What Is A Reverse Shoulder Replacement? | Advanced Orthopaedic Specialists | Fayetteville, AR | Rogers, AR
Advanced Orthopaedic Specialists

April 23, 2019

| David Yakin, MD

What Is A Reverse Shoulder Replacement?

A significant problem for some patients is having a rotator cuff injury that cannot be repaired. That, or having a rotator cuff injury that has been repaired, but failed to heal on multiple occasions.

This leaves a patient with pain and/or loss of function of the shoulder, which can be very frustrating for both the patient and the orthopaedic surgeon as these patients have typically had multiple surgeries to attempt to fix the problem. In the past, there was not much that could be done to address this problem. Now there is a surgery designed to fix this particular situation, and it’s known as a reverse shoulder replacement.

In general, a reverse shoulder replacement is a “work around” to substitute for the lack of a normal rotator cuff.


The difference between a standard shoulder replacement and a reverse shoulder replacement is that in a reverse shoulder replacement the ball and socket parts of the shoulder joint are switched. This means their natural position is reversed. Reverse total shoulder replacement is a complex procedure and is warranted by certain conditions.

A regular total shoulder replacement depends upon the muscles and tendons around the shoulder joint to be intact. There are four muscles that comprise the rotator cuff. They attach to the shoulder blade and their tendons attach to the humerus (upper arm bone). These muscles and their tendons function to move the shoulder and are together called the rotator cuff. When these tendons become extensively torn so that they do not attach to the bone any longer, the shoulder no longer functions normally. A rotator cuff tear can produce pain and loss of motion. A normal shoulder replacement is designed to work only if the rotator cuff is intact and functioning normally. In contrast, a reverse shoulder replacement is designed for situations where the rotator cuff is torn or malfunctioning.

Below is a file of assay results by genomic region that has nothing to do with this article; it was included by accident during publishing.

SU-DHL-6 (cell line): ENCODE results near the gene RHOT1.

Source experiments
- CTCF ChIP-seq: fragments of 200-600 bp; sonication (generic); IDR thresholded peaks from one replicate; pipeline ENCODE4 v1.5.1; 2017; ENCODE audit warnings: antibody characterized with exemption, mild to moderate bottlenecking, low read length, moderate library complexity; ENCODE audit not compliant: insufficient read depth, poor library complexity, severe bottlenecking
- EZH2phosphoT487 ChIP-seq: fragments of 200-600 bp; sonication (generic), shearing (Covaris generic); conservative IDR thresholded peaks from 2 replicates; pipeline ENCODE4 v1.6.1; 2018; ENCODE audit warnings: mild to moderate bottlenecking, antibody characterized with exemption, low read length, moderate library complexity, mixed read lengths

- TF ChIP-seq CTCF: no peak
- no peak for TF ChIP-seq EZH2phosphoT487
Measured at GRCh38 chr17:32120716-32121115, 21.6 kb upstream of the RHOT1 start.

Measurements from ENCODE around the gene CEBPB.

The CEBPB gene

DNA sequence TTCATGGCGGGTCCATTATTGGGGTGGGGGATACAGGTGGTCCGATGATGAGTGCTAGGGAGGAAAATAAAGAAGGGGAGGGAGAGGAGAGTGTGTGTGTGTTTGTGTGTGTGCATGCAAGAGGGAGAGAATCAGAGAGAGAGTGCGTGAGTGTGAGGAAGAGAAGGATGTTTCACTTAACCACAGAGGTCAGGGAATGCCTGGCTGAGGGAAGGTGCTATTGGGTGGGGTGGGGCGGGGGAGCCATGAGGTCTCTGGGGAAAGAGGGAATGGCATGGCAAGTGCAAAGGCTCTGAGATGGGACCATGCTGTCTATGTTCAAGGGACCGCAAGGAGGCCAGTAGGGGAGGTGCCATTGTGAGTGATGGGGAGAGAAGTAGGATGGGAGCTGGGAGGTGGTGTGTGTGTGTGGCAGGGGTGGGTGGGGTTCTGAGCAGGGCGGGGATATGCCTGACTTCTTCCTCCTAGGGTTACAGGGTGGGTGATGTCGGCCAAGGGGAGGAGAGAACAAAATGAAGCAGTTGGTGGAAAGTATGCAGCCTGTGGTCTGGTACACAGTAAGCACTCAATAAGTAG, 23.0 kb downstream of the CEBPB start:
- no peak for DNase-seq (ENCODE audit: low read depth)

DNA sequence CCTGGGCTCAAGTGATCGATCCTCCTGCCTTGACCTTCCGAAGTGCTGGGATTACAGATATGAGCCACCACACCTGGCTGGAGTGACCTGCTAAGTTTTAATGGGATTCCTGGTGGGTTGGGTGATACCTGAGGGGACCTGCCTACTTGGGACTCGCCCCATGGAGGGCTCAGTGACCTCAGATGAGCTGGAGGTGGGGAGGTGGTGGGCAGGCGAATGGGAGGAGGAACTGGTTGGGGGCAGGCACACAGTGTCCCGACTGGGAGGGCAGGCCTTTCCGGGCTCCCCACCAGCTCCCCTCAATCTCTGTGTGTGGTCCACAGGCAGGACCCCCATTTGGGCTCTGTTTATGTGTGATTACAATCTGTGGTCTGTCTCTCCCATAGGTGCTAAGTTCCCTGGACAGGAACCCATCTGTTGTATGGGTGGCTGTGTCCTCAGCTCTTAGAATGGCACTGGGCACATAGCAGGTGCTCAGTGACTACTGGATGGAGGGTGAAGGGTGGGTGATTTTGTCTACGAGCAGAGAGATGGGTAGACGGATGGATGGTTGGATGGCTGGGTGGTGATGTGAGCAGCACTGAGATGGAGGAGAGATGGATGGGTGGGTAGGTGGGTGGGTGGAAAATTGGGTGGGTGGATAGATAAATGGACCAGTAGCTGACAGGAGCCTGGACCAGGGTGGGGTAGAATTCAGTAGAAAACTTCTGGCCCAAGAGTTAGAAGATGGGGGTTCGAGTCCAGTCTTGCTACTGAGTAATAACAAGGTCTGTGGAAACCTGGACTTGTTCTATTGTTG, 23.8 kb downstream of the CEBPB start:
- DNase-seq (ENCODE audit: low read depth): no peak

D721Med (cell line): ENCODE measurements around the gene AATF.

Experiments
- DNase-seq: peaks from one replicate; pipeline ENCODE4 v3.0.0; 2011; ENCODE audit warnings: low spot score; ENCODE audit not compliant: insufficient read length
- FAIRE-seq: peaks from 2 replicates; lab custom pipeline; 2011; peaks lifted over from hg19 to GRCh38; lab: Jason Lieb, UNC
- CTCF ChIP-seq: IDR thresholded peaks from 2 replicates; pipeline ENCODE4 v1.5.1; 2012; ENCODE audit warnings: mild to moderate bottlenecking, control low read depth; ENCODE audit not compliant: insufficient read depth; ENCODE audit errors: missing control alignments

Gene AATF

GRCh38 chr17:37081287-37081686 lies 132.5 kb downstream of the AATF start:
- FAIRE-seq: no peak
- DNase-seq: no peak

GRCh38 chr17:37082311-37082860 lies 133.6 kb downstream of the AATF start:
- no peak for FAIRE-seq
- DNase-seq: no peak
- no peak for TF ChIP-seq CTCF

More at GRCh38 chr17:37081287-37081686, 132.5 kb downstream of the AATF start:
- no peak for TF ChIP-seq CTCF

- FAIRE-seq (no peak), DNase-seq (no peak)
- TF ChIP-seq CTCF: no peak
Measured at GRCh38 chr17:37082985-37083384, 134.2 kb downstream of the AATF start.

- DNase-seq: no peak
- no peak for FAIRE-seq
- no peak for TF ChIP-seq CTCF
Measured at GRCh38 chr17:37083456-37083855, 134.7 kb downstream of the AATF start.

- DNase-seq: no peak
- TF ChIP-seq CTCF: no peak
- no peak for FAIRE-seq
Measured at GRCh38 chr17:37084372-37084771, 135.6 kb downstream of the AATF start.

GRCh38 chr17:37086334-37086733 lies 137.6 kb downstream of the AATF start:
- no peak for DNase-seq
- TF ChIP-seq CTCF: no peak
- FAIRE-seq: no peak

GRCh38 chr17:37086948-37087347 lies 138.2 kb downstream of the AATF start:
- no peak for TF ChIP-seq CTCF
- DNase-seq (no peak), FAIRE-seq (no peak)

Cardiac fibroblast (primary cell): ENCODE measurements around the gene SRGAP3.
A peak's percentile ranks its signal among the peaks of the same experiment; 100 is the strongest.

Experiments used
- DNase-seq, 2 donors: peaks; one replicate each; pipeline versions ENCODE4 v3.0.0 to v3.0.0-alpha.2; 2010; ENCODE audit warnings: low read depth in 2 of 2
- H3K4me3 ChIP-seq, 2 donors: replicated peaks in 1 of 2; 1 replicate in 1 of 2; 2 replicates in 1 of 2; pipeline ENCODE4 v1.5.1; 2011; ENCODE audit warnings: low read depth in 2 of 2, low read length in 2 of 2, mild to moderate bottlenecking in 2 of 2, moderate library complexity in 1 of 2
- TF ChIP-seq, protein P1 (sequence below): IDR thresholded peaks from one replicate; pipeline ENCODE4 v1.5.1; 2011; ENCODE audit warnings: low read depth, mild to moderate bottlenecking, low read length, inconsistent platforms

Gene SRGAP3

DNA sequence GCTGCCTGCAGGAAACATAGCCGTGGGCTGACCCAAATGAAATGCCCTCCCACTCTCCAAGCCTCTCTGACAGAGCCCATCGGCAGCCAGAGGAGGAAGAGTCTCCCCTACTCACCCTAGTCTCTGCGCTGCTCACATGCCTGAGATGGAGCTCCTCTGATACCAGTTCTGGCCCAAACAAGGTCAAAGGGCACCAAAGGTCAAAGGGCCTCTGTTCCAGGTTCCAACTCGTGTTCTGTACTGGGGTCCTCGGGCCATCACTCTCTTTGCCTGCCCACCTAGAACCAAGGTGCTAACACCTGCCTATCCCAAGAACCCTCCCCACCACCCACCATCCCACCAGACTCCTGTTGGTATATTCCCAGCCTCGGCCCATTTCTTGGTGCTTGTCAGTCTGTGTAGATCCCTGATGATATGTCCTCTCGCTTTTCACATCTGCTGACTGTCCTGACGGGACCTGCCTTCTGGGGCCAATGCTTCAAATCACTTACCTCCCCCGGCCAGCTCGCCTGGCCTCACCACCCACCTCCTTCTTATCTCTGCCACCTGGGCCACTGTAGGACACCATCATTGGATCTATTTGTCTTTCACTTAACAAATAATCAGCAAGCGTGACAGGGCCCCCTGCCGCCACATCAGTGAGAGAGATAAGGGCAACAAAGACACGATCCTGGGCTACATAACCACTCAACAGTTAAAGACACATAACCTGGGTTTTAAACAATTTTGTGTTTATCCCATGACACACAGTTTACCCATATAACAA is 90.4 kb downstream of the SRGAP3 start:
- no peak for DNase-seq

The reverse shoulder replacement places tension on the deltoid muscle (outer shoulder muscle) thereby increasing its lever arm. The deltoid then becomes a substitute for the rotator cuff and allows the patient without a functioning rotator cuff the ability to lift his or her arm.

Who Are Candidates for This Type of Surgery?

The main reason to consider a reverse shoulder replacement is when there is arthritis of the shoulder joint and the rotator cuff tendons are torn or gone. This is the most common surgical indication for a patient considering a reverse prosthesis. In this situation, the operation will give the patient significant pain relief and may also help with range of motion of the shoulder. While range of motion after a reverse prosthesis may not be completely normal, it is typically improved over the motion previously lost due to the arthritis and pain.

Another reason to have a reverse shoulder replacement is if the rotator cuff tendons are all torn and can no longer be repaired and the individual cannot lift the arm high enough to function. In this case the shoulder may not painful, but the inability to lift the arm is very disrupting to the ability to function in life. In these instances, pain may or may not be a major factor, but the main reason for the replacement is to regain motion and function.

Other reasons to have a reverse prosthesis are some fractures of the shoulder area, particularly ones that involve the proximal humerus (arm bone) where the ball attaches to the shaft of the bone. In some instances, the bone is broken into many pieces or the ball may be split into parts.

What Else to Know?

With the continuous advancement of technology, reverse shoulder replacements are becoming more common. Regardless of your age or condition of your rotator cuff, this surgery could be a great option if you’re suffering from chronic pain in your shoulder. We’re experts in orthopaedic care from head to toe and everything in between, so schedule an appointment and let us help you feel better.

Written by David Yakin, MD